For the Eurasian cohesion under the China OBOR infrastructure developments, Iran is strategic. Not only is China a major buyer of Iranian oil, Iran’s largest export customer. But Iran is also vital to China’s vision to create entirely new manufacturing and logistics centers or hubs in Central Asia and Europe. And, as Indian strategic consultant, Debalina Ghoshal points out, China, “has a keen interest in Iran’s geostrategic location, bordering both the Caspian Sea and the Persian Gulf. The location enables China to carry out the One Belt One Road agenda.”
Iran is already partly linked to a recently-completed section of China’s OBOR rail-port infrastructure great project. In early 2015 rail freight began to move across the new Zhanaozen—Gyzylgaya—Bereket—Kyzyl Atrek—Gorgan railway, completed in December, 2014 in the impressive time of five years from start.
That rail line links Iran to China via the rail line through Turkmenistan and Kazakhstan, a founding member of the OBOR idea since Xi Jinping first unveiled it in a visit to Kazakhstan in 2013. The new rail link, known as the North-South Transnational Rail Corridor connects Iran to Kazakhstan via Turkmenistan and on to the China border. The new rail line runs 908 kilometers, beginning at Uzen in Kazakhstan (120 km), then through Gyzylgaya-Bereket-Etrek in Turkmenistan (700 km) and ending at Gorgan in Iran (88 km). As a result of the new rail link, freight traffic is shifting from truck to rail as the line connects all key ports and terminals of the entire Caspian region.
The recently completed Uzen to Gorgan rail line as part of the OBOR is transforming the economic importance of an entire part of Central Asia
The new Iran-Turkmenistan-Kazakhstan to China rail line will transform the entire economic significance of the vast Central Asian region. Bereket in Turkmenistan — which is at the crossroads of the existing Trans-Caspian rail line linking Turkmenbashi on the Caspian Sea with Uzbekistan, Eastern Kazakhstan and China — is now to be site of a large locomotive repair depot together with a modern state-of-the-art freight terminal, making it a major freight hub.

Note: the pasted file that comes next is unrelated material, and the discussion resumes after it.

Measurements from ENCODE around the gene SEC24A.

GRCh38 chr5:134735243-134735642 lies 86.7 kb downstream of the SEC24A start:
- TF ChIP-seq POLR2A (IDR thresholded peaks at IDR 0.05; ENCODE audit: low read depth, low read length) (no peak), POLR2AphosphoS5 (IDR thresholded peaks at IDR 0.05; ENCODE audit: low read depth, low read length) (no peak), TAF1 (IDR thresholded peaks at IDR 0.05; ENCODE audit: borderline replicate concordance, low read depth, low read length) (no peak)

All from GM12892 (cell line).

Further, the Turkmen government is building a huge port at Turkmenbashi that would enable further trade links potentially to the Russian Federation by sea. The rail link to Gorgan in Iran already is linked to Iran’s national railway grid and will thereby enable rail transport between China, Central Asia and the Persian Gulf. The connection will shorten the route by 400 km, and reduce freight transport time more or less in half, from 45-60 days at present to 25-30 days. This is a huge economic gain.
Since April this year as well, Moscow and Teheran have been engaged in discussions of building a ship canal from the Caspian Sea to the Persian Gulf through Iran. Russia, Azerbaijan and Iran also agreed to speed up the talks on a North-South transport corridor that partly would go along the western coast of the Caspian Sea from Russia to Iran through Azerbaijan. The North-South corridor, when completed will reduce the time of cargo transport from India to Central Asia and Russia from at present about 40 days from Mumbai, India to Moscow to 14 days and bypass the congested and expensive Suez Canal.
Everywhere we go today across Eurasia, from the Persian Gulf and Caspian Sea to Russia, Kazakhstan, Turkmenistan, and on to China, there is a process underway for the first time since the original Silk Road era of more than two thousand years ago, of building up an entire new economic space, the Eurasian Heartland. Were the Turkish government to join the OBOR project wholeheartedly, the potentials for a Eurasian transformation would become enormous. It remains to be seen what a USA with a Trump presidency will do or not do to try to destroy this beautiful Eurasian build up. If he is as wise as his sound bites make him sound, he will recognize that this kind of development is the only true future for his United States other than bankruptcy, economic depression and wars of destruction. If not, more and more much of the rest of the world seems determined to go it without the “Sole Superpower.”
La elección de Donald Trump en los EEUU dejó descolocados a unos cuantos en Europa, en particular a esos generales típicos de la actitud "Animémonos y vayan" en lo que se refiere a las confrontaciones con Rusia. Un pañal descartable ahí. Leemos en Sputnik:
Título: Election of Donald Trump as US President ‘Shocks’ NATO States
Epígrafe: Donald Trump’s victory in the 2016 US elections shocked the member states of the North Atlantic Treaty Organization (NATO) due to the president-elect's views on cooperation with Russia, Russia's envoy to NATO Alexander Grushko said Tuesday.